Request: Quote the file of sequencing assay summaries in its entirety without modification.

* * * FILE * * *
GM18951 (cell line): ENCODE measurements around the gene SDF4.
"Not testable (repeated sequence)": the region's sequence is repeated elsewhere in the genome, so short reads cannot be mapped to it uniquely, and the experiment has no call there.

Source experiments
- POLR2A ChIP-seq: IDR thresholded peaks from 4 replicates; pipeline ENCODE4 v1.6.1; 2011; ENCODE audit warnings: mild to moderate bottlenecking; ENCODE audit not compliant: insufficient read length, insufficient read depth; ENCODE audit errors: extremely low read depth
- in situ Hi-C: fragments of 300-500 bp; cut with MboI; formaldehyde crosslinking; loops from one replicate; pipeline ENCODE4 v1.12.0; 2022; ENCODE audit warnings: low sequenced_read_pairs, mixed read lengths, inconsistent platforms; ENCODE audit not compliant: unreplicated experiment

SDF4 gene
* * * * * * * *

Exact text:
GM18951 (cell line): ENCODE measurements around the gene SDF4.
"Not testable (repeated sequence)": the region's sequence is repeated elsewhere in the genome, so short reads cannot be mapped to it uniquely, and the experiment has no call there.

Source experiments
- POLR2A ChIP-seq: IDR thresholded peaks from 4 replicates; pipeline ENCODE4 v1.6.1; 2011; ENCODE audit warnings: mild to moderate bottlenecking; ENCODE audit not compliant: insufficient read length, insufficient read depth; ENCODE audit errors: extremely low read depth
- in situ Hi-C: fragments of 300-500 bp; cut with MboI; formaldehyde crosslinking; loops from one replicate; pipeline ENCODE4 v1.12.0; 2022; ENCODE audit warnings: low sequenced_read_pairs, mixed read lengths, inconsistent platforms; ENCODE audit not compliant: unreplicated experiment

SDF4 gene